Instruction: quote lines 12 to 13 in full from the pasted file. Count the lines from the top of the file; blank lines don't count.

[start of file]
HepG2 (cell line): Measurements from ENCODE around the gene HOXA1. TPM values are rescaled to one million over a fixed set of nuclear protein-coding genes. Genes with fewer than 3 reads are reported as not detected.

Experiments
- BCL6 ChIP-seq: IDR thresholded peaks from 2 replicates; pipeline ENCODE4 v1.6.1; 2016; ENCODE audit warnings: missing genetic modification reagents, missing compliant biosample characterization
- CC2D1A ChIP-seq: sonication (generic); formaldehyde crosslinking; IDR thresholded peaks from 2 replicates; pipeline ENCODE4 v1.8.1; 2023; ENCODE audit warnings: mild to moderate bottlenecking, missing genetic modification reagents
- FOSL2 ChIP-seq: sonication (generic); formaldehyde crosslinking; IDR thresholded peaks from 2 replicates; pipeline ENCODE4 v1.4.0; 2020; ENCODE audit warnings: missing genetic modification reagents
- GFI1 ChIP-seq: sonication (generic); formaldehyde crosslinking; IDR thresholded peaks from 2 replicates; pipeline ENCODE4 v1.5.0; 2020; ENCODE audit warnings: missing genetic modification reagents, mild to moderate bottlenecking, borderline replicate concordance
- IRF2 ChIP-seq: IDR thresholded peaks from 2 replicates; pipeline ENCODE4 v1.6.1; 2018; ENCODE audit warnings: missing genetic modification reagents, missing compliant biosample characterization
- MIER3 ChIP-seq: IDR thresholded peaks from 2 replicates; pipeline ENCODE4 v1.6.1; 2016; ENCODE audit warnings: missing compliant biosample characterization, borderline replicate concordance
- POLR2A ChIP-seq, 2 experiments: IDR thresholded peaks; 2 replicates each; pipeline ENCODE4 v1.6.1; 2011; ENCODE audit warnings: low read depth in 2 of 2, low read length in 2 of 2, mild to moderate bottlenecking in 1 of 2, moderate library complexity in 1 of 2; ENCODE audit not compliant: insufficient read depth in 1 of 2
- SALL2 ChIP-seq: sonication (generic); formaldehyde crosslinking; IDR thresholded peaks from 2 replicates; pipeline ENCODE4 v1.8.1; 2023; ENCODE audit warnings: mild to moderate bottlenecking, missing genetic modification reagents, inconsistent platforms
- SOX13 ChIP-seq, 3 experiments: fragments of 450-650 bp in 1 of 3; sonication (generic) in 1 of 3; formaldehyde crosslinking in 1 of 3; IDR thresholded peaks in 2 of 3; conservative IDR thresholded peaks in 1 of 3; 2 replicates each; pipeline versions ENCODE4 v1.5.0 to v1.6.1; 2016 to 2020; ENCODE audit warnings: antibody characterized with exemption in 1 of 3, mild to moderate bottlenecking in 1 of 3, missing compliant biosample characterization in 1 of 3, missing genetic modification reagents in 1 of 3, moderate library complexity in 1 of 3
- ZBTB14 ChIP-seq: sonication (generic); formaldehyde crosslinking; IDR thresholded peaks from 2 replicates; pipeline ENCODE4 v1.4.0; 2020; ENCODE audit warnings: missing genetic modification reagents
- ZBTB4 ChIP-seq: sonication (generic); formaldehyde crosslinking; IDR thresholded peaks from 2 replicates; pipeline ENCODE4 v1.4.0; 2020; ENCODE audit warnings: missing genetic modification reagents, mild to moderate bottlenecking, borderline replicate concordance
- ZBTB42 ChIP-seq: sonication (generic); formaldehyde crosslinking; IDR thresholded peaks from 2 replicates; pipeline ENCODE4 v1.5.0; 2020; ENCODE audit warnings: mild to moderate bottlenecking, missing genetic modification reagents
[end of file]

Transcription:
- ZBTB14 ChIP-seq: sonication (generic); formaldehyde crosslinking; IDR thresholded peaks from 2 replicates; pipeline ENCODE4 v1.4.0; 2020; ENCODE audit warnings: missing genetic modification reagents
- ZBTB4 ChIP-seq: sonication (generic); formaldehyde crosslinking; IDR thresholded peaks from 2 replicates; pipeline ENCODE4 v1.4.0; 2020; ENCODE audit warnings: missing genetic modification reagents, mild to moderate bottlenecking, borderline replicate concordance